Tuesday, January 03, 2006

Preaching Over the Dead

Death Certificates are bare facts typewritten on a form. They are used for legal and formal purposes, and convey “vital” information about the person deceased. Actually, the facts and the information are from “vital,” They hide more than they reveal. Do not ever think you know a person based on a death certificate.

There are, thankfully, other forms of information. Personal information is gleaned from such things as one’s personal effects, job records, and insurance policies. One is able to know more of the interests and struggles in which the deceased was involved, perhaps through club records and health reports. Writings, hobby products, and artistic expressions give evidence of an inner person that others could know and with whom they could engage.

Another form of personal information is the memories that family, friends, neighbors and associates have of the deceased. I would argue that their memories are personal in a different sense, in that they reveal as much about the person with the memories as they do about the person being remembered. Nevertheless, one is able to begin to see the deceased actually involved in personal relationships, whether those relationships were healthy or lousy. And because of the “final” setting, the memories shared are skewed to the congenial. One must not speak evil of the one that she could hardly bear when alive.

And so I preach over the dead. I don’t preach to the dead, and I am able to say relatively little about the dead. I preach with the realization that here is a person that I hardly knew, and barely know. I preach to the living, to the hurting. I preach about ultimate, not temporal, realities. And I preach about Christ.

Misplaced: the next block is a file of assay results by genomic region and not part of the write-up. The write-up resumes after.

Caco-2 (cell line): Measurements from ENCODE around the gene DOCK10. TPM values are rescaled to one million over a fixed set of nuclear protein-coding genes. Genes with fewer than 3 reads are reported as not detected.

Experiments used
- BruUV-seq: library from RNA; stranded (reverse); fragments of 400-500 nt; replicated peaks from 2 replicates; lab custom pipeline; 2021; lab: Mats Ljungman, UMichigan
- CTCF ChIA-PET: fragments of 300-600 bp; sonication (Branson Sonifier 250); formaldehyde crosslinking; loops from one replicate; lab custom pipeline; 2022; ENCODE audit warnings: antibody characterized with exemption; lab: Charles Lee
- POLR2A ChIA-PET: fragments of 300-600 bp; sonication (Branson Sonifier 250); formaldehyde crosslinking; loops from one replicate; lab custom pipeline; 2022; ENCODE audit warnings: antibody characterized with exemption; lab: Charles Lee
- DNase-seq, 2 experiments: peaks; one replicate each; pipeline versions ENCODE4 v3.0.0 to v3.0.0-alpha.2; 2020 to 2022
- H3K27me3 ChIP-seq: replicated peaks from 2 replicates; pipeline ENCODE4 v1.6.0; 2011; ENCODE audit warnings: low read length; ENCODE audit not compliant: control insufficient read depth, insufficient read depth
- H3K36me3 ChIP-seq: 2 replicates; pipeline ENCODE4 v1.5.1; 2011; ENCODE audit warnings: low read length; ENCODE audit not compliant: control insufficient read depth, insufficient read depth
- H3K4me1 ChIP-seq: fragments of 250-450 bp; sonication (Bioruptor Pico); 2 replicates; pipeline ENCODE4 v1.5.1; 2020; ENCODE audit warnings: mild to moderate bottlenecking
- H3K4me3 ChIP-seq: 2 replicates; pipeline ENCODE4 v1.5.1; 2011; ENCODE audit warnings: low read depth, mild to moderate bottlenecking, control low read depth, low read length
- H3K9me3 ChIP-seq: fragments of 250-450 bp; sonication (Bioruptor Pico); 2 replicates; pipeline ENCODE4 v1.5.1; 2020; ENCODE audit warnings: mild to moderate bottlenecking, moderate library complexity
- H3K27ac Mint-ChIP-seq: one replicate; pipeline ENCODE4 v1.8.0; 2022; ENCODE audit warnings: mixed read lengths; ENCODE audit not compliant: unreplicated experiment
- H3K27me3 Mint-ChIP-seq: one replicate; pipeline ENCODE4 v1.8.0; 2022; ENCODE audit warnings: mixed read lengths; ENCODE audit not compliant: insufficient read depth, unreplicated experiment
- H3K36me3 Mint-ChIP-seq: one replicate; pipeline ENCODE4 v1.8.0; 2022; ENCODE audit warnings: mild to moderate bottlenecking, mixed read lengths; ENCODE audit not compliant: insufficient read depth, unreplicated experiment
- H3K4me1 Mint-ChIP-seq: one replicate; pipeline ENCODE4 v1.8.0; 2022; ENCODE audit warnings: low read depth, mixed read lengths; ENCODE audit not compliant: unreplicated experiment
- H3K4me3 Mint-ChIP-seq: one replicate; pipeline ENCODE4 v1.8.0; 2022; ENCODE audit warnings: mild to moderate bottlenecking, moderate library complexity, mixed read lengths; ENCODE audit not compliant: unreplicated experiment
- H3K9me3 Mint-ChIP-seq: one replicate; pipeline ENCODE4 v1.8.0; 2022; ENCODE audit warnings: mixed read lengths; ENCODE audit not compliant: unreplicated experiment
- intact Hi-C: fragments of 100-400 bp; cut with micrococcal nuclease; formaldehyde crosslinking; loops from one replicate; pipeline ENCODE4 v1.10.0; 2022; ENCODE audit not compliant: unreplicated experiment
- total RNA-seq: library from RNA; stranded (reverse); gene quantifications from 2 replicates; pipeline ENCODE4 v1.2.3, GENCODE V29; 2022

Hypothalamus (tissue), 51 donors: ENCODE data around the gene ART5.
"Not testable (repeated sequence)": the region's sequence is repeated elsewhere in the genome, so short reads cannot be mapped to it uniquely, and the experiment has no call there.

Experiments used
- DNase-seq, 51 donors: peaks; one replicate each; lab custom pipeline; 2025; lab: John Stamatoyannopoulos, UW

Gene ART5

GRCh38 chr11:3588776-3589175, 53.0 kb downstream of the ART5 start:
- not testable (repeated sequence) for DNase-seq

One might argue that I know this Christ only from his death certificate. They would maintain that the Scriptures contain only a few, verifiable facts that establish approximate bookends to a historically distant life. They would say that the personal information is of the form of legends, and that the memories have been exaggerated and edited. They would say that I speak of that which I could not possibly know, and that is permitted, because one is allowed such liberties at times like this.

But I am a pastor – a helper and a healer. And one does not help by circulating myths and mistakes. One does not heal by serving up legends and lies. There is more to this than reciting meaningless facts and trying to make those who remain feel better. If that’s all there is, then I would rather go make something, or do something – something more than fill an empty space with empty words.

The preacher seeks to articulate an unseen truth about a person that is alive, who has experienced death and has come to life again, offering hope that there is a resurrection for those who would link their dying lives to his living one. He must speak about a person that he knows, personally, and presently. He speaks to those in the assembly, and, at the same time, is engaged in conversation with the one about whom he is preaching. Peter’s words must be true for the one who preaches over the dead:

“Though you have not seen him, you love him. Though you do not now see him, you believe in him and rejoice with joy that is inexpressible and filled with glory,”
(1Pet. 1:8, ESV)

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